And if you’ve been trouble by a dearth of pop-up blocking software for Opera (Firefox has Ad-Block). Fret no more. Using a INI file level hack you can download, and blacklist, the most common ad servers. You can either develop your own list using the instructions at http://pgl.yoyo.org/adservers. Then open the urlfilter.ini (Opera catalog) with Windows Notepad (or any other pure text editor). And copy the addresses generated by the Web page into it. If its a simple solution you want then download this URL Finder file to your Opera catalog. Incidentally the Firefox Ad-Block plugin uses the same list.
Talking of Firefox, be sure to download and install (in a separate folder) Firefox 2 Bon Echo Alpha 2. Readers who prefer the Portable version can expect an update later this week. This Alpha 2 release discards the Places Bar feature. And retains the separate Bookmarks and History feature of the Firefox 1.5.x versions.
Also missing from the current Alpha 2 release are SafeBrowsing and DOMStorage as they missed the release date. They’ll be added to the forthcoming Alpha 3 release.
Firefox 2 Bon Echo Alpha 2 add several new features. Now links will open in tabs by default. There’s also inline spell checking in text boxes. And session save works if the browser crashes. You will prompted to restore your previous browsing session. But the feature is still nowhere as good as using the SessionSaver Extension. And the built-in SpellChecker is awesome. And is identical to the new spell-enabled version of Thunderbird. And OpenOffice.org 2.x.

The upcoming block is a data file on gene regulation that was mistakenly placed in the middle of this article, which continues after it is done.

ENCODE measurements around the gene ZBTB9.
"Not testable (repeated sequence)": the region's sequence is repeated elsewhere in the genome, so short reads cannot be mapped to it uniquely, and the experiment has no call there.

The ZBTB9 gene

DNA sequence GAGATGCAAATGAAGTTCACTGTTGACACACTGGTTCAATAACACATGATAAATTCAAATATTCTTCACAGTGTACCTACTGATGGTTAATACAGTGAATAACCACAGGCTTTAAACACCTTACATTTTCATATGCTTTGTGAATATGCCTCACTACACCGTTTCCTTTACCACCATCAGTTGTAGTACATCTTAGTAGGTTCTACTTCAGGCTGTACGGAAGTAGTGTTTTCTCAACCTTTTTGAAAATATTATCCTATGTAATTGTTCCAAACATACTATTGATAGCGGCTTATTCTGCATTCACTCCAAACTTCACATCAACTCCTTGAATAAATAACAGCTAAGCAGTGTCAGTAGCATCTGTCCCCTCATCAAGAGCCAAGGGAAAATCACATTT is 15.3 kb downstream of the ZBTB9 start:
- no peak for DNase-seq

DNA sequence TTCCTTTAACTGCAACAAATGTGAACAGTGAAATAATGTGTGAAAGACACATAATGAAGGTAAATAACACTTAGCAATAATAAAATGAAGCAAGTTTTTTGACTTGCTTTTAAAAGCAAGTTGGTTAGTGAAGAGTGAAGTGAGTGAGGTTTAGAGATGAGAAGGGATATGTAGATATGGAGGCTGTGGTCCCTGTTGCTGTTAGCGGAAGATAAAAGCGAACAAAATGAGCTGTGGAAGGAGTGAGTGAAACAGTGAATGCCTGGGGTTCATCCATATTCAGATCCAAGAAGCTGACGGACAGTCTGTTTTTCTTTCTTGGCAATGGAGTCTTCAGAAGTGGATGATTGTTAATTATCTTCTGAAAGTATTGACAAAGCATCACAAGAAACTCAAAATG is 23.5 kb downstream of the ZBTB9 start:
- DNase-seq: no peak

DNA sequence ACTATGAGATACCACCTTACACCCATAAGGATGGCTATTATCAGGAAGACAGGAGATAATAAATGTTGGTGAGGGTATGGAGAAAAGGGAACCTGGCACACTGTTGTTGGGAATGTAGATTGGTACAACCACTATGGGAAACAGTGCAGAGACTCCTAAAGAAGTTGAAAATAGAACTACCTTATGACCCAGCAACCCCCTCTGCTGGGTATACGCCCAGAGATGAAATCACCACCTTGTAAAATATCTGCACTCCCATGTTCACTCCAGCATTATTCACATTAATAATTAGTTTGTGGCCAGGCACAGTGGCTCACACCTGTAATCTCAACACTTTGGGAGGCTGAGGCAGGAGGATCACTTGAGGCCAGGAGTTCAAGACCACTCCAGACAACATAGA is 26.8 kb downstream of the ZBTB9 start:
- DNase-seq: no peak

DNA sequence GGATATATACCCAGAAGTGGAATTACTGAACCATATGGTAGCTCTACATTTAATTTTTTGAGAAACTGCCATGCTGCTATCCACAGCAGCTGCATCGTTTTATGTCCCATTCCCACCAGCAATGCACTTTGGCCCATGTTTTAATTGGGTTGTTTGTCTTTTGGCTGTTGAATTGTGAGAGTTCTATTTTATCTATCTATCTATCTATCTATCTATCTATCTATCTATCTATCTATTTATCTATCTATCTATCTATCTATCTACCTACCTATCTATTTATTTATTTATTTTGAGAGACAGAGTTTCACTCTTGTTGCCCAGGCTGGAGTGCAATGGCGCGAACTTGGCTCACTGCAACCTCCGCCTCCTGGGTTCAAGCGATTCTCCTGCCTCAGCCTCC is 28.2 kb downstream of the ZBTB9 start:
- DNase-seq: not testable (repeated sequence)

Did you know that the fewer Extensions Firefox loads at startup? The lower is its system resource use. The browser also loads faster. And renders pages faster. As proved by my Portable Firefox 2 Bon Echo Alpha 1 with just 4 installed extensions—ScrapBook, SiteAdvisor, SessionSaver and Nightly Tester (required to make the other 3 compatible with Portable Firefox 2 Alpha).
Also new in this Alpha 2 release is an enhanced RSS feed add and preview function. And while search suggestions are (supposedly) enabled in the search box auto complete when using Google and Yahoo. I was unable to access them.